On Tuesday 02 July 2002 02:10 am, Toby Bartels wrote:
What's important to me is that Bryan Derksen is
and we should make sure that he continues to be right:
Just a clarification -- I have not been arguing for the abolition, or even
serious curtailing of the disambiguation process or even of disambiguation
pages themselves as they currently are. My concern has been over the increase
in the creation of disambiguation pages in cases where there has
been_any_ambiguity over what is meant by a given term -- even when there is
an obvious most common use of the term (at least in the form presented --
[[worm]] for example). The reasoning behind my view, is that I wish to
preserve spontaneous linking to articles whenever possible, so that we can
avoid parenthetical disambiguation like [[worm (biology)]] (because, unlike
computer worms, the animals are only known as "worms" in English -- which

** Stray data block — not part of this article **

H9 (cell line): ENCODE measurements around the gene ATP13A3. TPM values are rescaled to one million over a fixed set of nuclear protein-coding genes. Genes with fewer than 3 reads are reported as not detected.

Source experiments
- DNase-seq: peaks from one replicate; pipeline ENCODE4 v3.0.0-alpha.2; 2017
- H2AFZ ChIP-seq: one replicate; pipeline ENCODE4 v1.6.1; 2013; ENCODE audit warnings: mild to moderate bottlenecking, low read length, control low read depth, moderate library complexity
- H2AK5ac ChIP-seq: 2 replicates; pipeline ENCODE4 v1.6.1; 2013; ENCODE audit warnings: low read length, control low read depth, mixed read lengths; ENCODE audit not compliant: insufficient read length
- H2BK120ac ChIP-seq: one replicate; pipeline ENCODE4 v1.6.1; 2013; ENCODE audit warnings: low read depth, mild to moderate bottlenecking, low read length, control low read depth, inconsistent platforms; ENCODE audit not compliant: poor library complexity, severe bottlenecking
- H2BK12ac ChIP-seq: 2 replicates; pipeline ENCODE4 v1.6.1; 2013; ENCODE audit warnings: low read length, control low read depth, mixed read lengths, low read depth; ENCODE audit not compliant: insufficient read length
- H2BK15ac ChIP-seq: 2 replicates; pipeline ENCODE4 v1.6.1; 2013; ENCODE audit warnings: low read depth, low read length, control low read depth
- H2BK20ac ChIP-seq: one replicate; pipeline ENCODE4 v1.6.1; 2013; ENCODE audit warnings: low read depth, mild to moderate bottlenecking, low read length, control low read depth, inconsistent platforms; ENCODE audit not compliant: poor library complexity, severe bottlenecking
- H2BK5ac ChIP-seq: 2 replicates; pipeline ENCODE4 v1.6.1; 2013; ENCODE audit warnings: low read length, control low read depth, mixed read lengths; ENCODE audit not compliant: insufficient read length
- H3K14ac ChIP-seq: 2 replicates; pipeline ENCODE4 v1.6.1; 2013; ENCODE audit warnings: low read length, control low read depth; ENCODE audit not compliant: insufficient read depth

included several phyla of animals).
"''This article is about worms, the
animals. There is also a Wikipedia
article about [[computer worm]]s.'' "
I love it! Short, to the point and quickly directs people to where they need
to go. This way the page titled [[worm]] can be both a disambiguation page
(in block format) AND an article about the most common usage of the simple
term "worm" (use of the word "worm" by itself in a computer article is
jargon, "computer worm" is what is used when context must be established by
the term itself -- such as in a hypertext encyclopedia or in news reporting).
Currently, the computer bit is at the bottom, which I
too don't like.
I've never been very comfortable with using "see also" for disambiguation
either -- I just couldn't think of a way to make it work at the top of the
page (and my early attempts were ugly and quickly reverted by others).
But I think that it's important to keep the top
stuff *short* --
get people to the right page, and then start the article.